Ten spectacular scenic spots on the Wilson Trail

Ten spectacular scenic spots on the Wilson Trail

The Wilson Trail is built for experienced hikers. The trail, which is about 78 km long, crosses the territory from Stanley in the south to Nam Chung in the north.  It is divided into 10 sections, each has its unique natural beauty awaiting to be discovered. How many of the 10 scenic spots below could you recognise?   [ Scenic Spot 1: Ma Kong Shan View Compass ]Photo Spot: 376 metres in elevation on Ma Kong Shan (The Twins)Section passed by: Wilson Trail (Section 1) Stanley Gap Road to Wong Nai Chung Reservoir (Length: 4.8km | Duration: 3 hrs | Region: HK Island | Difficulty: ★★★ | Shading Level: Low) [ Scenic Spot 2: Overlooking Kowloon East ]Photo Spot: 354 metres in elevation on Siu Ma ShanSection passed by: Wilson Trail (Section 2)Wong Nai Chung Reservoir to Lam Tin (Length: 6.6km | Duration: 2.5 hrs | Region: HK Island | Difficulty: ★★★ | Shading Level: Medium) [ Scenic Spot 3: Overlooking Tung Lung Chau ] Photo Spot: 180 metres in elevation on Devil's PeakSection passed by: Wilson Trail (Section 3) Lam Tin to Tseng Lan Shue (Length: 9.3km | Duration: 4hrs | Region: Sai Kung | Difficulty: ★★★ | Shading Level: Low) [ Scenic Spot 4: Overlooking Kowloon Peninsula ]Photo Spot: Jat's Incline Parking ViewpointSection passed by: Wilson Trail (Section 4) Tseng Lan Shue to Sha Tin Pass (Length: 8km | Duration: 3hrs | Region: Central New Territories | Difficulty: ★★★ | Shading Level: Low) [ Scenic Spot 5: Entrance of Catchwater ]Photo Spot: Tai Po Road near the Kowloon ReservoirSection passed by: Wilson Trail (Section 5) Sha Tin Pass to Tai Po Road (Length: 7.4km | Duration: 2.5hrs | Region: Central New Territories | Difficulty: ★★ | Shading Level: Medium) [ Scenic Spot 6: Artificial Waterfall under Shing Mun Reservoir Main Dam ]Photo Spot: Near the Shing Mun Reservoir Main Dam (*The waterfall as shown in the photo could only be seen after heavy rainfall in summer)Section passed by: Wilson Trail (Section 6) Tai Po Road to Shing Mun Reservoir (Length: 5.3km | Duration: 2hrs | Region: Central New Territories | Difficulty: ★★ | Shading Level: High) [ Scenic Spot 7: Paper-bark Trees Woodland ]Photo Spot: Near the Shing Mun ReservoirSection passed by: Wilson Trail (Section 7) Shing Mun Reservoir to Yuen Tun Ha (Length: 10.2km | Duration: 4hrs | Region: Central New Territories | Difficulty: ★★★ | Shading Level: Medium) [ Scenic Spot 8: Lam Tsuen River ]Photo Spot: Lam Tsuen River, near Parc VersaillesSection passed by: Wilson Trail (Section 8) Yuen Tun Ha to Cloudy Hill (Length: 9km | Duration: 4hrs | Region: North New Territories | Difficulty: ★★★★ | Shading Level: Low) [ Scenic Spot 9: Overlooking Plover Cove ]Photo Spot: 511 metres in elevation on Hsien Ku FungSection passed by: Wilson Trail (Section 9) Cloudy Hill to Pat Sin Leng (Length: 10.6km | Duration: 4.5hrs | Region: North New Territories | Difficulty: ★★★★ | Shading Level: Low) [ Scenic Spot 10: Deserted Village ]Photo Spot: Near Upper Wang Shan Keuk VillageThe section passed by: Wilson Trail (Section 10) Pat Sin Leng to Nam Chung (Length: 6.8km | Duration: 2.5hrs | Region: North New Territories | Difficulty: ★★★★ | Shading Level: High) *For more about the Wilson Trail, please visit the "Enjoy Hiking" website. (The images and the information are provided by Agriculture, Fisheries and Conservation Department)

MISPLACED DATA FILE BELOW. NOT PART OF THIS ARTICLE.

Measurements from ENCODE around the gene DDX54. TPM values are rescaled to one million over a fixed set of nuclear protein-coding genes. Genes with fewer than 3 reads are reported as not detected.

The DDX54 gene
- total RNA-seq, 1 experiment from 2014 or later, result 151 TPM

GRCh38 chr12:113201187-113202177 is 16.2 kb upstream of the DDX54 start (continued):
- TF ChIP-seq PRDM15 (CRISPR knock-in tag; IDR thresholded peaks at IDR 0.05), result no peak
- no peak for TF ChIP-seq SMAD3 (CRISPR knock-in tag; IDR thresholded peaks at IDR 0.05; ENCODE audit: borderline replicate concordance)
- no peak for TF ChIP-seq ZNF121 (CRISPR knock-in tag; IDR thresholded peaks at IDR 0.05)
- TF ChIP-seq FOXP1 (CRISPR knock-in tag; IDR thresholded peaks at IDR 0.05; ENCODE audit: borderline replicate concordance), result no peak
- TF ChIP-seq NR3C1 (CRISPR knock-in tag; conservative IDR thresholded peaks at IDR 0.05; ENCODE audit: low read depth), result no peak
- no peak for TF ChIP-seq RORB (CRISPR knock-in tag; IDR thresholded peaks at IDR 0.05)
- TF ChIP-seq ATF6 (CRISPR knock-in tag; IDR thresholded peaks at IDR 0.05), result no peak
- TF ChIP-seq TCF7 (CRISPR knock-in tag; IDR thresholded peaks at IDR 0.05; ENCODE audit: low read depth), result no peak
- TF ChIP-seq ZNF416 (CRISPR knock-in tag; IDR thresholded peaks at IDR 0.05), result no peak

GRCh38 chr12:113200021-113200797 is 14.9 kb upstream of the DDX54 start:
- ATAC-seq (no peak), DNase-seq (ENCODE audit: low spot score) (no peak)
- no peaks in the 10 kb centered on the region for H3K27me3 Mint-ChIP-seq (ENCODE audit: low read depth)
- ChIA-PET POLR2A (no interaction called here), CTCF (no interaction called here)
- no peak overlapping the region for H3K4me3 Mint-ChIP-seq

Ten landscapes and Ten characters – the fantastic MacLehose Trail

Ten landscapes and Ten characters – the fantastic MacLehose Trail